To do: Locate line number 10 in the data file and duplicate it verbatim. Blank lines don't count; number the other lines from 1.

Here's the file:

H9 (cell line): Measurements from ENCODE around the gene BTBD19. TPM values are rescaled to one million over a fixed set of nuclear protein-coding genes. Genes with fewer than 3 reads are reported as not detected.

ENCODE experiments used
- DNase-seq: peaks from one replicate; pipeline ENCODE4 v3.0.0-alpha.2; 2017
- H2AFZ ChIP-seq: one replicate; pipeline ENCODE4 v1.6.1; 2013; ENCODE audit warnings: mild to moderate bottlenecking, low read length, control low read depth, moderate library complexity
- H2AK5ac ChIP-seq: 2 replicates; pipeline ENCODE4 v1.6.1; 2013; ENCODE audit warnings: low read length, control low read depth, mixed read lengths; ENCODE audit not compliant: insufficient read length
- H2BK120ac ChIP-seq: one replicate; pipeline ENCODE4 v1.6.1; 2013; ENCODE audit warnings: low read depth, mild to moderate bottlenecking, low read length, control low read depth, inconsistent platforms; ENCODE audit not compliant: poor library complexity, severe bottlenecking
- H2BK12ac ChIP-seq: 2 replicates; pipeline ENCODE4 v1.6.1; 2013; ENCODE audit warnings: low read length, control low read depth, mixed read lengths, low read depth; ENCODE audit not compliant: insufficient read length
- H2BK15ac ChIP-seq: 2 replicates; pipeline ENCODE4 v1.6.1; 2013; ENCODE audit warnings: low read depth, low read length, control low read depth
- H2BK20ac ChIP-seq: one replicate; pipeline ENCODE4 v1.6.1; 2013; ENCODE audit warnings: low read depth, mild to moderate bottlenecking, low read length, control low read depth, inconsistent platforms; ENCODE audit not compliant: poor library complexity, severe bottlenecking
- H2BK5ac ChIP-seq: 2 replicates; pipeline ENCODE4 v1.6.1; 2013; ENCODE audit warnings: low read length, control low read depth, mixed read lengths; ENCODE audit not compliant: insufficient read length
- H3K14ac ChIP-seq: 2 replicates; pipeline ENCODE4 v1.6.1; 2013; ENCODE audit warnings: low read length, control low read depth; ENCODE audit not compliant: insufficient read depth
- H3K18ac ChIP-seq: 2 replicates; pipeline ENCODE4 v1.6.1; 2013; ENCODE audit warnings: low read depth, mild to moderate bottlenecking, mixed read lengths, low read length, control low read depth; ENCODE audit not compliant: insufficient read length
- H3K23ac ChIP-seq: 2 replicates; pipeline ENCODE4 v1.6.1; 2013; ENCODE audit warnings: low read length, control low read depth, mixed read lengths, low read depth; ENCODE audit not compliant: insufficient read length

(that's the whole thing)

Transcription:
- H2BK5ac ChIP-seq: 2 replicates; pipeline ENCODE4 v1.6.1; 2013; ENCODE audit warnings: low read length, control low read depth, mixed read lengths; ENCODE audit not compliant: insufficient read length